Giovanni, Nikki. A Good Cry: What We Learn from Tears and Laughter. 2017. New York: William Morrow, 2018.

I received this signed copy from a friend who attended Giovanni’s reading at Colgate University earlier this week. I enjoy Giovanni’s work–I have one of her poems on my office door–but have not read any of her recent stuff, so I am looking forward to diving into this volume.

Whitman, Walt. “Leaves of Grass” and Other Writings. Edited by Michael Moon. New York: W.W. Norton, 2002.

I love Whitman, and thus ordered this exam copy from the publisher in order to read its paratext.

Leave a comment

Filed under Literature

Books Acquired Recently

The Laurel Poetry Series.

The Laurel Poetry Series.

Blake, William. Blake. Ed. Ruthven Todd. New York: Dell, 1960.

Browning, Robert. Browning. Ed. Reed Whittemore. New York: Dell, 1960.

Herbert, George. Herbert. Ed. Dudley Fitts. New York: Dell, 1962.

Herrick, Robert. Herrick. Ed. William Jay Smith. New York: Dell, 1962.

Jonson, Ben. Ben Jonson. Ed. John Hollander. New York: Dell, 1961.

Keats, John. Keats. Ed. Howard Moss. New York: Dell, 1959.

Marvell, Andrew. Marvell. Ed. Joseph H. Summers. New York: Dell, 1961.

Whitman, Walt. Whitman. Ed. Leslie A. Fiedler. New York: Dell, 1959.

I was at the grocery store yesterday, and they were having a used book sale to benefit a local charity. A set of books that was rubber-banded together immediately caught my eye because the cover of the top volume was clearly an illustration of Walt Whitman, one of my favorite writers. The books turned out to be selections from the Laurel Poetry Series. The set only cost $1.00, so I bought it because the books are so aesthetically pleasing. It was definitely an instance of appreciating books-as-furniture. While I enjoy the work of Whitman, Blake, and Herrick, I’m not sure if I will actually read any of the books, but they deserve a good home, which I will give them. They are all in very good condition despite being from the 1960s. Several volumes have a stamp on the first page that reads “Dave Harralson English Department,” and a Google search quickly turned up a Dave Harralson who worked at Utica College (which is where I currently teach), so their provenance is established.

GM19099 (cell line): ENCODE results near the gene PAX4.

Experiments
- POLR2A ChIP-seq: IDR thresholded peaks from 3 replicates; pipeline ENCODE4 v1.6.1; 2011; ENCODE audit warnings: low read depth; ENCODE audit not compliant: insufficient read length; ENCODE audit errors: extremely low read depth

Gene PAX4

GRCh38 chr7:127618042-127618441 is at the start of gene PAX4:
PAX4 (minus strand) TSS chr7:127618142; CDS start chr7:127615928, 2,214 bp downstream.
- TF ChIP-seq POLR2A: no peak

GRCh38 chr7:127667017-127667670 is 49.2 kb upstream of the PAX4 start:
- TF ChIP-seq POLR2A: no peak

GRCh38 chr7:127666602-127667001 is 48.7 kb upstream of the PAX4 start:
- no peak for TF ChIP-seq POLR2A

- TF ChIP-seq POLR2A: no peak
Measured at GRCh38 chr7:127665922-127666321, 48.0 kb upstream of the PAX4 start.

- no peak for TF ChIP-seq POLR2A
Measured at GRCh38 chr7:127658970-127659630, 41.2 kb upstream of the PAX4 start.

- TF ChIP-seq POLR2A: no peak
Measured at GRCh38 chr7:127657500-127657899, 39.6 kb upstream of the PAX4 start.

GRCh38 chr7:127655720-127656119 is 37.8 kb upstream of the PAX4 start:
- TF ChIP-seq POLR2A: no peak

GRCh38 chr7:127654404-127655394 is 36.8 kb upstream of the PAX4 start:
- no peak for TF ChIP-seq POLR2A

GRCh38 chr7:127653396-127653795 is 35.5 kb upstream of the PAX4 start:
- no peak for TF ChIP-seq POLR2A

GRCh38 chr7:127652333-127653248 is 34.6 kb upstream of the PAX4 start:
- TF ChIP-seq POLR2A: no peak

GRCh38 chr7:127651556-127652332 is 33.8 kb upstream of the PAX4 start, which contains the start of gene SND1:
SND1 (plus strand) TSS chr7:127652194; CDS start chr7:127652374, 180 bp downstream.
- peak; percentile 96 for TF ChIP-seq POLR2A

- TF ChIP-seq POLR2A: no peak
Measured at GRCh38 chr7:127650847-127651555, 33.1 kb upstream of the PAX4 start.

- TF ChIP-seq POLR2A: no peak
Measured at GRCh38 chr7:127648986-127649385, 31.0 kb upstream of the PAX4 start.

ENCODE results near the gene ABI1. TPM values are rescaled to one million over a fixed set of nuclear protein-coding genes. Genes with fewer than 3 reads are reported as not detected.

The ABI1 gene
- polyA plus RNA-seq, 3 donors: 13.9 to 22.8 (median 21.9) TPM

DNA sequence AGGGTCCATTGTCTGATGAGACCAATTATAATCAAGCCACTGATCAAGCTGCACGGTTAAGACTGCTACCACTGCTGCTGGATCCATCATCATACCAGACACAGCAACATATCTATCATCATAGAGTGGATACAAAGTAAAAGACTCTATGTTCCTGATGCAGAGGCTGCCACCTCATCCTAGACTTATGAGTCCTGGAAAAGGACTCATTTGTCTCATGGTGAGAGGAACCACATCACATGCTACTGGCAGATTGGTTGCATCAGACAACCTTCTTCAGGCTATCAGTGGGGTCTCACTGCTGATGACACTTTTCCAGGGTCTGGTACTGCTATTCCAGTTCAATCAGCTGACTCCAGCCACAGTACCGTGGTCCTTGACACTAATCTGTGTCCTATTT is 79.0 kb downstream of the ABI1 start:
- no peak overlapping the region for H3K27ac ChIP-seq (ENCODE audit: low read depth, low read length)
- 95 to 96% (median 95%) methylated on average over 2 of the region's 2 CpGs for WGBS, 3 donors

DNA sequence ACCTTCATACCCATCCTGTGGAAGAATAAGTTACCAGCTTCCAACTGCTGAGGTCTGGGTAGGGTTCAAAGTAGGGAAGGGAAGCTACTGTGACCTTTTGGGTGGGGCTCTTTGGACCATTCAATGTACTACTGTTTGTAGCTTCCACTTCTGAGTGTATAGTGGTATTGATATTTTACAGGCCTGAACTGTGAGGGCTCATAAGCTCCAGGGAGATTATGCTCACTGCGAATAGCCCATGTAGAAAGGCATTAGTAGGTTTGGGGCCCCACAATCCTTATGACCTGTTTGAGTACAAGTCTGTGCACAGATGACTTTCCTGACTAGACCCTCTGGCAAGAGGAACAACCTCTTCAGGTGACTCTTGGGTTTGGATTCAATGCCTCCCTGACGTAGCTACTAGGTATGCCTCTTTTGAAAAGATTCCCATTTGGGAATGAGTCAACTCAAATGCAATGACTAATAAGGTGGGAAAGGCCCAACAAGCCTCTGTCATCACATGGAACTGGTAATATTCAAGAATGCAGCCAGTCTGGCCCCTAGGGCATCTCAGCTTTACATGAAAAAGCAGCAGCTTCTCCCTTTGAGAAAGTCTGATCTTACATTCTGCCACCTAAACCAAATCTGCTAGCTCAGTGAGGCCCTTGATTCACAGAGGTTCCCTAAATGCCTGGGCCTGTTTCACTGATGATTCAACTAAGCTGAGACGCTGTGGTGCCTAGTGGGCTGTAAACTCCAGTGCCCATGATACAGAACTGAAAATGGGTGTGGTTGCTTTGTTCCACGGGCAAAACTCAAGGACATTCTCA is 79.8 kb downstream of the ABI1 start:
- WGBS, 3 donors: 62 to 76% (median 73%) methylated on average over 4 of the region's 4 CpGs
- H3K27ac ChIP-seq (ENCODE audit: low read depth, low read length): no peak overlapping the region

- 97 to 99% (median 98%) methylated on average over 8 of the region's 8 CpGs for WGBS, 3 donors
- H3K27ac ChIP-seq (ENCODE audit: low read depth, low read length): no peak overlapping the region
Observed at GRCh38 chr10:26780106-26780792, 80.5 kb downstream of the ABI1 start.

Waters, Sarah. The Paying Guests. New York: Riverhead, 2014.

The New Yorker had a brief review of Waters’s latest novel last week, and I bought it (on amazon.com) immediately, as she is one of my favorite writers. It is nearly 600 pages long, but I hope to find time to read it soon.

Leave a comment

Filed under Literature

Lucy

I decided to see the movie Lucy today because the commercials I’d seen for it made it look like it would raise some interesting philosophical questions about what it means to be human rather than simply being a stereotypical action film, and I was not disappointed. I enjoyed it thoroughly; it was one of those rare art pieces that helps me touch the sublime. My mind is still buzzing from it.